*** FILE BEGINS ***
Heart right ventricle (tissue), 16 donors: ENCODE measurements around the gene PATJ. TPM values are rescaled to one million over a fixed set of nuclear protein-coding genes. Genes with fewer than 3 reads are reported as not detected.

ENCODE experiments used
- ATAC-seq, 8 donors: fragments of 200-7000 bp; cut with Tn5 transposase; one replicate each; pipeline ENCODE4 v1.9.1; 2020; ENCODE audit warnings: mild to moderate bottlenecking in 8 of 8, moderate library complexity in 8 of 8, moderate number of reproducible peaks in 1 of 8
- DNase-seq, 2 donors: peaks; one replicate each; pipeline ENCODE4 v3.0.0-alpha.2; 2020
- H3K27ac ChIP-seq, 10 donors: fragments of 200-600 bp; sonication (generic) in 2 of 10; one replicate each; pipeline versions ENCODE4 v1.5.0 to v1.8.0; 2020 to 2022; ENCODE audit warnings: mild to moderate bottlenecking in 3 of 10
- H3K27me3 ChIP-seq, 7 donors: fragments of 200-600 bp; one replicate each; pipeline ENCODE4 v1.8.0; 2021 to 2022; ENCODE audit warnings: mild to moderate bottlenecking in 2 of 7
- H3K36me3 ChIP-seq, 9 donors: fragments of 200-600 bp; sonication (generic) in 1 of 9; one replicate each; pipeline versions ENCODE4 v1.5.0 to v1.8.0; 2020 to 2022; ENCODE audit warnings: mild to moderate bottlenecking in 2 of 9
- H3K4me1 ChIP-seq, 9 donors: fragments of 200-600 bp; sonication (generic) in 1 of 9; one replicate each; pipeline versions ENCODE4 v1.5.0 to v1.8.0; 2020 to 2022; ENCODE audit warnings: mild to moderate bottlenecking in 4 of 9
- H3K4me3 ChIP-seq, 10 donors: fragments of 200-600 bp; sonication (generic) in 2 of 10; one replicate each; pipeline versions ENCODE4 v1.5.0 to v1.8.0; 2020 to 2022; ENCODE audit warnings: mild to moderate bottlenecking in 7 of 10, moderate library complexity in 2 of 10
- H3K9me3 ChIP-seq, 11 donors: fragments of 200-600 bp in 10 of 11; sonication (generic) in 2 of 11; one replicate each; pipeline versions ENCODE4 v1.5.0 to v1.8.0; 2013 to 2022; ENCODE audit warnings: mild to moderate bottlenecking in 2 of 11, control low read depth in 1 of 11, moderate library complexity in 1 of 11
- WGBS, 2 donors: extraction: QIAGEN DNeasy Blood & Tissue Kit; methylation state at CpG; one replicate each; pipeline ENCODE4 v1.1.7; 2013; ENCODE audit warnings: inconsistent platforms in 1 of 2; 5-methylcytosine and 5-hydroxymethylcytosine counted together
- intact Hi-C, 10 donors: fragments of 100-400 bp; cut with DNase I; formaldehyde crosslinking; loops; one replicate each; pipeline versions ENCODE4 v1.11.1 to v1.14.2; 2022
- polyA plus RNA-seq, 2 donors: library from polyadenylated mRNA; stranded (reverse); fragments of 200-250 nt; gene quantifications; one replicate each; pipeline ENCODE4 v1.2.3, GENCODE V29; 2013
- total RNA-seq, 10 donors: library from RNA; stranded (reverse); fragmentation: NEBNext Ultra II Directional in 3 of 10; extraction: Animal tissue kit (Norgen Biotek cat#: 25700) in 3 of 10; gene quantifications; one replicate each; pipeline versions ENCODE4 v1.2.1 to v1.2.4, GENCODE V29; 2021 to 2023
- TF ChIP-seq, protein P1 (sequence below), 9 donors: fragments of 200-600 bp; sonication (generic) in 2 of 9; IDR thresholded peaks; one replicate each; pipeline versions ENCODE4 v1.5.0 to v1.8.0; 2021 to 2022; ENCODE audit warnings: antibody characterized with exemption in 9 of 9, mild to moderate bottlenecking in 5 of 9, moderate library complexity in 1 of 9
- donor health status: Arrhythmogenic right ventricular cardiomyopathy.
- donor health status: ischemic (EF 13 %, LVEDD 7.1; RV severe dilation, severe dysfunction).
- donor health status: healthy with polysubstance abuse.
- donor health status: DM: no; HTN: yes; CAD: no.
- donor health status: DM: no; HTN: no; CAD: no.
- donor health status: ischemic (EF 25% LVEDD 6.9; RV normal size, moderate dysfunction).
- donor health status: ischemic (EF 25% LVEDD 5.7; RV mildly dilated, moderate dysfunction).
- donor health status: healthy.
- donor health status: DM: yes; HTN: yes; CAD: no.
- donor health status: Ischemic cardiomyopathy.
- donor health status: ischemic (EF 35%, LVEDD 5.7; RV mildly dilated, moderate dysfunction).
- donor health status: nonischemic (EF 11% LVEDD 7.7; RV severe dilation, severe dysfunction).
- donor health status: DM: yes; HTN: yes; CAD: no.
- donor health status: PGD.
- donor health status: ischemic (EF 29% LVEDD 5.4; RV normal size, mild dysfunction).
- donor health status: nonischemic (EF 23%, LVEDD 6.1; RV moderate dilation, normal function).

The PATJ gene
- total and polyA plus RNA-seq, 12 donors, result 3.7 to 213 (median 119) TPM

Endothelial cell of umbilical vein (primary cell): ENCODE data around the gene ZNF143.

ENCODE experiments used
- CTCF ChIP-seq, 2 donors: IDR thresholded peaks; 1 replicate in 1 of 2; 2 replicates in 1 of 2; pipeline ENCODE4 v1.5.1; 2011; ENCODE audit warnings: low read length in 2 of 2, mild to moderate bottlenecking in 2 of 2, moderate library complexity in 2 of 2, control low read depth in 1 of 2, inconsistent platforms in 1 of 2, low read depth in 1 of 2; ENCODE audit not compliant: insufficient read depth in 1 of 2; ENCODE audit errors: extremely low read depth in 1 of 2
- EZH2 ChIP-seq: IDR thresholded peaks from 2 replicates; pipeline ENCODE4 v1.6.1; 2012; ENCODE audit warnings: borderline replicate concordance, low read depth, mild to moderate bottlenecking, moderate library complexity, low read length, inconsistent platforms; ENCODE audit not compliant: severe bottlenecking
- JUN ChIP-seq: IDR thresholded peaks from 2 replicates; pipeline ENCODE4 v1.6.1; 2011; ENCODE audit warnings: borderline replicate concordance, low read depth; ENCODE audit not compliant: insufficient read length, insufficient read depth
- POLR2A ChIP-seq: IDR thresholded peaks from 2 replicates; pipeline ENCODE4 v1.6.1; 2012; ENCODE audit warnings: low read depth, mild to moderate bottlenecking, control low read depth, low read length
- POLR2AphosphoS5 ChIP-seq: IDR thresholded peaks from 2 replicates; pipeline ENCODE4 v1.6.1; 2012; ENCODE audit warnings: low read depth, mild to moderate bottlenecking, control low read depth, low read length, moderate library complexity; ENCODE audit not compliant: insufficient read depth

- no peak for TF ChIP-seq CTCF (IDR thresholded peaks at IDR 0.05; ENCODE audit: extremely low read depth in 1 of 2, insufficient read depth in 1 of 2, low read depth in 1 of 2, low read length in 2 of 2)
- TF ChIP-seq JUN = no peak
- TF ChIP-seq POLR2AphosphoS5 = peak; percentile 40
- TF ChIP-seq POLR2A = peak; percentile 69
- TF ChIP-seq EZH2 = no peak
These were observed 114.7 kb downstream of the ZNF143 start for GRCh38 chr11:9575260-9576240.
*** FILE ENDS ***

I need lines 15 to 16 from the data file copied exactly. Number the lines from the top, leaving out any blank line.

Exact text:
- TF ChIP-seq, protein P1 (sequence below), 9 donors: fragments of 200-600 bp; sonication (generic) in 2 of 9; IDR thresholded peaks; one replicate each; pipeline versions ENCODE4 v1.5.0 to v1.8.0; 2021 to 2022; ENCODE audit warnings: antibody characterized with exemption in 9 of 9, mild to moderate bottlenecking in 5 of 9, moderate library complexity in 1 of 9
- donor health status: Arrhythmogenic right ventricular cardiomyopathy.